Medical devices are regulated by the Health Products Act (the “Act”) enacted in 2007 and the Health Products (Medical Devices) Regulations 2010 (the “2010 Regulations”) which came into operation on 10 August 2010. Before the Act, medical devices generally, were not regulated by legislation.
A “medical device” is defi ned to include a range of instruments used for health purposes such as for the diagnosis, prevention, monitoring of disease or injuries, support of life, or provision of medical information and other medical purposes, but which does not achieve its purposes through pharmacological, immunological or metabolic means.
Some changes to the regulation of medical devices brought about by the 2010 Regulations are:
1. The Act requires a manufacturer to hold a manufacturer’s license, a wholesaler to hold a wholesaler’s license and an importer to hold an importer’s license. However, manufacturers, importers and wholesalers (collectively, the “suppliers”) are not required to hold licenses in the following scenarios:
- At the request of a qualifi ed practitioner, private hospitals, medical clinics or healthcare establishments can, manufacture and supply custommade medical devices without a license and supply such unregistered health products for the use of any patient.
- A qualified practitioner is a registered medical practitioner (defi ned under the Medical Registration Act to be a person who is registered with the registrar of the Medical Council), when acting in the course of providing medical treatment to a patient under his care, or a registered dentist (defi ned under the Dental Registration Act to be a person who is registered with the registrar of the Singapore Dental Council).
- A manufacturer’s license is not required if a medical device is “manufactured by secondary assembly” before 1 August 2011, but a licence will be required after 1 August 2011.
- Secondary assembly means the process of repackaging a medical device from its original packaging into another packaging, without any breach of the primary packaging before the medical device is sold or supplied.
- A manufacturer who also wholesales its own medical devices, is required to hold only a manufacturer’s license and is not required to hold a wholesaler’s license.
- A supplier must not supply any health product that is not registered with the Health Sciences Authority of Singapore (the “HSA”) with the following exceptions:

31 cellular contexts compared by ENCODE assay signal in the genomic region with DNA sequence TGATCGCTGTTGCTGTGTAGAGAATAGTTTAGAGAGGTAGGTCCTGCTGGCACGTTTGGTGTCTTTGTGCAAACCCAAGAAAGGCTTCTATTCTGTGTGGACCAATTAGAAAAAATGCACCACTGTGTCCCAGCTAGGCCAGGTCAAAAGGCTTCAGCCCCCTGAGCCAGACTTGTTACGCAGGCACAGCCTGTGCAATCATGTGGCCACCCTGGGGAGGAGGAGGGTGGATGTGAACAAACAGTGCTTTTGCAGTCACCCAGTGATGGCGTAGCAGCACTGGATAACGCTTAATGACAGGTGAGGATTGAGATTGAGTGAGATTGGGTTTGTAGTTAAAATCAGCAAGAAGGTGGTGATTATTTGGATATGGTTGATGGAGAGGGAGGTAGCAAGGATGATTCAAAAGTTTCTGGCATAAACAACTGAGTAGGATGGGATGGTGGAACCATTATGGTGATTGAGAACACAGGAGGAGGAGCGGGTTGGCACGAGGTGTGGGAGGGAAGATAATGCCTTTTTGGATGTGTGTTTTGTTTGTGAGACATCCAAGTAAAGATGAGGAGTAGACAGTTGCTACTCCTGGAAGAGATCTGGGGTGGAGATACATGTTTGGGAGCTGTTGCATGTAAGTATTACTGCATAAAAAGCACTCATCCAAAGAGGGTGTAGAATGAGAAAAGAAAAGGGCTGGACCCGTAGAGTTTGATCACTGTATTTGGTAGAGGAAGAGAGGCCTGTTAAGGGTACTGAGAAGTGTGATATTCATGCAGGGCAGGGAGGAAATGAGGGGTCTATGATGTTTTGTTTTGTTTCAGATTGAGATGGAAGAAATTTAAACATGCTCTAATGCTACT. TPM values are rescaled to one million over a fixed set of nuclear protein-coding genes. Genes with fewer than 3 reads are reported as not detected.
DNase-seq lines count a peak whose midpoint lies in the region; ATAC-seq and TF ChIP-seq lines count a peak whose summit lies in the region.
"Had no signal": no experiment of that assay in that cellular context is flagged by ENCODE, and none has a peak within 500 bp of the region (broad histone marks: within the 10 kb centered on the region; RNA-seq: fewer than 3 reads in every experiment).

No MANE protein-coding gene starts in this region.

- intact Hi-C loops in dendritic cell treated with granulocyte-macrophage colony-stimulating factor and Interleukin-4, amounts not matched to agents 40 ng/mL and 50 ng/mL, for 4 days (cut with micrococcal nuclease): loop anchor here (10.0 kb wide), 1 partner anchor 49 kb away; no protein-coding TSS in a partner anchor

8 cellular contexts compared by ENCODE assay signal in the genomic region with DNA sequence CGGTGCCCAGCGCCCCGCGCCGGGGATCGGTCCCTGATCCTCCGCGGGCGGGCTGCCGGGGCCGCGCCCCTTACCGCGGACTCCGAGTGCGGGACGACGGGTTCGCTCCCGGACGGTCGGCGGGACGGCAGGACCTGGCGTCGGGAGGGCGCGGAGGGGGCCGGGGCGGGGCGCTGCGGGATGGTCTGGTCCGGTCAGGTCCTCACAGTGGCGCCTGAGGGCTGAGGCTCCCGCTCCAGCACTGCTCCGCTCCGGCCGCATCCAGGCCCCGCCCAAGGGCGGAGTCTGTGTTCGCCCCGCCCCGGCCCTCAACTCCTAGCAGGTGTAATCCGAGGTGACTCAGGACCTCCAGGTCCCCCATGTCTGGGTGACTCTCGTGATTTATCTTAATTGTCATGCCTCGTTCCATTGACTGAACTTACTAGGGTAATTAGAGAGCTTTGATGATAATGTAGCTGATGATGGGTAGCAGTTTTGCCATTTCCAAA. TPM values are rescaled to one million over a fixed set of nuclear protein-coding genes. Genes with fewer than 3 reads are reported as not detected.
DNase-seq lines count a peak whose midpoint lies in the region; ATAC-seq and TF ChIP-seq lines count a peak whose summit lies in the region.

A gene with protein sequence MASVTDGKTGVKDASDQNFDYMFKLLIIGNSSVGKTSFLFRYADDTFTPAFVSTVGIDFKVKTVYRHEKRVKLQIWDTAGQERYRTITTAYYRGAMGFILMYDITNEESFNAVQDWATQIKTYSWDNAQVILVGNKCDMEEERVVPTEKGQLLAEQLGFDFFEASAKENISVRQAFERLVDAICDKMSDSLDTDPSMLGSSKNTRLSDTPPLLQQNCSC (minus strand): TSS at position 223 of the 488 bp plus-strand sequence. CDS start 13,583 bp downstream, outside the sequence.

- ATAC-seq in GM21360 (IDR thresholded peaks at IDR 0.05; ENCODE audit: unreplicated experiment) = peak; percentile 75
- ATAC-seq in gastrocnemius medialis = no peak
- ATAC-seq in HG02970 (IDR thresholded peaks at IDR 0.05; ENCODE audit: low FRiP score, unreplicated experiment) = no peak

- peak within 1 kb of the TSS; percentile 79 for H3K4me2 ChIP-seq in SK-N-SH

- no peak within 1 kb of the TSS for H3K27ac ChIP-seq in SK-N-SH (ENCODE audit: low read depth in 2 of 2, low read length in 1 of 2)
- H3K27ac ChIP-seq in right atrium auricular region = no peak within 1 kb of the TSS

- where the medical device is merely refurbished and returned, at the request of a private hospital, medical clinic, clinical laboratory or healthcare establishment who owns the device;
- where private hospitals, medical clinics or healthcare establishments manufactures and supplies custommade medical devices at the request of a qualifi ed practitioner;
- where a medical device is manufactured solely for export or imported for the sole purpose of re-export; or
- where the medical device is imported, supplied or used for a non-clinical purpose and the supplier has been granted a license for that same purpose.
2. Periodic testing may be carried out on the supply of medical devices by HSA.
3. Trade descriptions and labelling of medical devices must not be false or misleading, and sufficient information on the medical device must be provided on the device itself or the packaging of the medical device.
4. Advertisements of medical devices must contain only statements that can be verifi ed by objective evidence or facts.
5. Medical devices are divided into classes for the purposes of the Act and for registration.
- For example class A medical devices pose a low health risk to an end user of the medical device. Class A medical devices are non-invasive in nature and are not intended to come into contact with injured skin and used principally with wounds which have breached the dermis and cannot heal by primary intention.
- Class D medical devices pose the highest health risk on the end user and include invasive medical devices used specifi cally in direct contact with the central nervous system, or for the diagnosis monitoring or correction of a defect of the heart or of the central circulatory system through direct contact with these parts of the body.
6. HSA may, on the application of a manufacturer, issue certifi cates including:
- a certificate of origin certifying that the medical device is manufactured in Singapore and if so required, registered under the Act;
- a certificate of registration where the HSA has registered a medical device, including a hardcopy of the certifi cate where requested;
- a certificate of free sale, certifying that the medical device is registered under the Act and may be supplied in Singapore without any restrictions.
7. Manufacturers and importers have duties, including to:
- comply with conditions of licenses or registration;
- maintain records;
- report defects or adverse effects of the medical device to HSA within the stipulated time period; and
- notify HSA of intended recall or a medical device at least 24 hours before the recall.